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Determinants of Subjective Well-Being in High and Low Income Countries: do happiness equations differ across countries?

  • SARRACINO Francesco

Different theories have been advanced to explain what really makes people happy or satisfied with their life, but they are mainly focused on developed countries. Furthermore, there is still not a general agreement on whether the determinants of subjective well-being are the same or not across countries. A deeper understanding of what is really important for individuals’ well-being could provide positive spill-overs in drawing new economic policies liable to improve the human lot1. Present work tests the cross-country comparability of the happiness equation checking for the effects of absolute income, positional and relational goods and social capital in High and Low Income Countries. Results suggest an overall stability of the happiness equation in the two groups of countries. In particular, income is confirmed as an important correlate of subjective well-being, but at the same time it emerges as not being the only one. This holds for both poor and rich countries. Positional aspects considerably matters with stronger effects in poor countries. Proxies of relational goods are positively correlated with subjective well-being as well, although different aspects matter depending whether we are condidering poor or rich countries. Finally, social capital proxies show positive coefficients that are larger in high income countries.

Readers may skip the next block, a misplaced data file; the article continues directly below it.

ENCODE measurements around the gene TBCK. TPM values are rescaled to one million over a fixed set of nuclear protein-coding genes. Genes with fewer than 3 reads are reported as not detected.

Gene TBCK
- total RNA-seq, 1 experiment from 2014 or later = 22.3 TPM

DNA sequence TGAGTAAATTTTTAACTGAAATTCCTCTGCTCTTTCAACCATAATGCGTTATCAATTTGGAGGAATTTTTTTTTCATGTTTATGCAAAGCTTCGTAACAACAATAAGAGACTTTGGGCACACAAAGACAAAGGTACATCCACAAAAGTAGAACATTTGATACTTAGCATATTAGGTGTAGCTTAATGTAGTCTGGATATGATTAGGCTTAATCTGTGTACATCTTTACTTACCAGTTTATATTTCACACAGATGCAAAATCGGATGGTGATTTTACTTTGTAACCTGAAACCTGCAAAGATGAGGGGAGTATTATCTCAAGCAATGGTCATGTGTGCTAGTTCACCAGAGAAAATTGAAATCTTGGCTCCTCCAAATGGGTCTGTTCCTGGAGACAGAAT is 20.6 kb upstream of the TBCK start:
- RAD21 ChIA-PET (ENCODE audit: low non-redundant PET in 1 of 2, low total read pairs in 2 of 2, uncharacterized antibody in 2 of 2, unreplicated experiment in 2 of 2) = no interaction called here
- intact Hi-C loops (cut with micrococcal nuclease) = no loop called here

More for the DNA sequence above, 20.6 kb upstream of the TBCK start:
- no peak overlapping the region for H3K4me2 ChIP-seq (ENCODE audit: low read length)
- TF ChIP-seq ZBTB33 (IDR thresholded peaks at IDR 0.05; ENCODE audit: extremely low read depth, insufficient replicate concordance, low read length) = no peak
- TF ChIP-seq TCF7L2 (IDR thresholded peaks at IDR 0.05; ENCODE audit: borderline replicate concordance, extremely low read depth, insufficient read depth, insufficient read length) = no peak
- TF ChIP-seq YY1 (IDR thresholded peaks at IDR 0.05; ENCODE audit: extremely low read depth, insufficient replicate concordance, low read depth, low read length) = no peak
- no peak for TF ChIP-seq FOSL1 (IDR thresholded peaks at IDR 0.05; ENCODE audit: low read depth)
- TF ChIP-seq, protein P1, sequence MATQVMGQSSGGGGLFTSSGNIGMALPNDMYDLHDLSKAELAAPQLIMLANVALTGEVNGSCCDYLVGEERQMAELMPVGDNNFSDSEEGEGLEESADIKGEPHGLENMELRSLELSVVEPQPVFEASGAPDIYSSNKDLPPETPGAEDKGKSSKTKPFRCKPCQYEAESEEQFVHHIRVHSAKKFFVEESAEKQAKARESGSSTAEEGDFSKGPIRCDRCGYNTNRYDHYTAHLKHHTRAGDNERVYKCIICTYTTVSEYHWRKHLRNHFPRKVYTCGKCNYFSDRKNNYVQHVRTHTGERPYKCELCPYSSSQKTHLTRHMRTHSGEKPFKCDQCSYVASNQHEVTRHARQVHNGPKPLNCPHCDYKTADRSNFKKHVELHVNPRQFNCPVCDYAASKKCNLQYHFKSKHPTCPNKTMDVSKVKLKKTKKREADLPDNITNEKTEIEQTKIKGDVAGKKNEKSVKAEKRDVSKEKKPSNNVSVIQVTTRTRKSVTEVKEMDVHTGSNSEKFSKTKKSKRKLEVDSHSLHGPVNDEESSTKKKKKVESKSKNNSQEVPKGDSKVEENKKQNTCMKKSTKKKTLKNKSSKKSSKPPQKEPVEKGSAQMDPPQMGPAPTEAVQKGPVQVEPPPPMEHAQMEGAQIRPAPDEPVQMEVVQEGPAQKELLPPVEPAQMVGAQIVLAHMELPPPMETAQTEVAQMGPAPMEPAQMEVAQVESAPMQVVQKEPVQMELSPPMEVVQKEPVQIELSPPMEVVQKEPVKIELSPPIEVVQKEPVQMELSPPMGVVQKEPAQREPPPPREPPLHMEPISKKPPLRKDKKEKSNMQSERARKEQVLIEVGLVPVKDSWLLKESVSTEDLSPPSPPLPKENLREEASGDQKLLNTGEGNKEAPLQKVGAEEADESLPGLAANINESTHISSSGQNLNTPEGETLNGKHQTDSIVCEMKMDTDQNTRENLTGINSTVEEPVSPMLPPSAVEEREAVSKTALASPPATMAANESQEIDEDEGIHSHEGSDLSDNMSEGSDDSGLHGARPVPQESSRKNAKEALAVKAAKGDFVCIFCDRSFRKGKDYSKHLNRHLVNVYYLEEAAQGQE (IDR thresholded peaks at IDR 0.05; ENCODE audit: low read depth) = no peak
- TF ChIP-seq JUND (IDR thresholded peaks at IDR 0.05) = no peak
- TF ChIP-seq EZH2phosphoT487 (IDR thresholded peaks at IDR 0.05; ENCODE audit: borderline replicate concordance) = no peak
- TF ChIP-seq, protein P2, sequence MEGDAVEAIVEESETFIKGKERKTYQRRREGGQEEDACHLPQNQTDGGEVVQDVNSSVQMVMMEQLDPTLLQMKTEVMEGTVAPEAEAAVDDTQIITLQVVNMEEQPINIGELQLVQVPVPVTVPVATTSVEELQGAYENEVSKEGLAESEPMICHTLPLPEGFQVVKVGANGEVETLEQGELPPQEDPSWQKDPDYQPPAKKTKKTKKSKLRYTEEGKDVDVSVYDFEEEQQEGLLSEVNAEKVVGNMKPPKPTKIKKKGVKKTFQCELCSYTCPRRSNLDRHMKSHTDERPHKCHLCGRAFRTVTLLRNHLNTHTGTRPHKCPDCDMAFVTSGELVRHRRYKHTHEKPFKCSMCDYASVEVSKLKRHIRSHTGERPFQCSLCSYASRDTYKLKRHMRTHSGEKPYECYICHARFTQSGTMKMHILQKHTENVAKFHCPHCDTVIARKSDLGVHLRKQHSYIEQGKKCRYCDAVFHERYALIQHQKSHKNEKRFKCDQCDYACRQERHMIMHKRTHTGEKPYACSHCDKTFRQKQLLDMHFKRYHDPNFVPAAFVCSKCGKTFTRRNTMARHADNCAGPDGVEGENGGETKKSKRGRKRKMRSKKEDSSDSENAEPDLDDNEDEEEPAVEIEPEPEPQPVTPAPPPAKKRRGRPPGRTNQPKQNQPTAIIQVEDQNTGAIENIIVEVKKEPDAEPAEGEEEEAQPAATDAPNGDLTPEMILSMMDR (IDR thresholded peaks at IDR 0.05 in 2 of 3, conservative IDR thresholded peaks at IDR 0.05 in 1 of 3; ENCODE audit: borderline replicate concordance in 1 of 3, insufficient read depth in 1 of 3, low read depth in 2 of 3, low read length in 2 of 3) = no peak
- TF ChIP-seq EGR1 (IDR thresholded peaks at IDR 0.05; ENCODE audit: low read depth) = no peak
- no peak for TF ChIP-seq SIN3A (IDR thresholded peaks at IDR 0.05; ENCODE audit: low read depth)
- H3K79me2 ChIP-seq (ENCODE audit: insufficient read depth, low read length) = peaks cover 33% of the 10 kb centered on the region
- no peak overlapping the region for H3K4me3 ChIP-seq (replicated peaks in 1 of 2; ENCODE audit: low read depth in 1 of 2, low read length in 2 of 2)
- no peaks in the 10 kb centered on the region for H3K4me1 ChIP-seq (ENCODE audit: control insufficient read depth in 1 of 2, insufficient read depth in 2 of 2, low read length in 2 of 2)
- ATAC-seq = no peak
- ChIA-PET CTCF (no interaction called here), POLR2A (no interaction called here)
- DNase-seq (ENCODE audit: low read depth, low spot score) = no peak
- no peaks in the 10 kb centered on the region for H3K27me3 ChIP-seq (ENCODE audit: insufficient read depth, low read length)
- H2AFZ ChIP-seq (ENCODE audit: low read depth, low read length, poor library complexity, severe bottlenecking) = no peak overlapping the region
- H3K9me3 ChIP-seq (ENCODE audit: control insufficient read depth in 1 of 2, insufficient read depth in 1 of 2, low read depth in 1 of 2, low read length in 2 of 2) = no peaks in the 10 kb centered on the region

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Paper provided by CEPS/INSTEAD in its series CEPS/INSTEAD Working Paper Series with number 2010-15.

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Length: 36 pages
Date of creation: Jul 2010
Date of revision:
Handle: RePEc:irs:cepswp:2010-15
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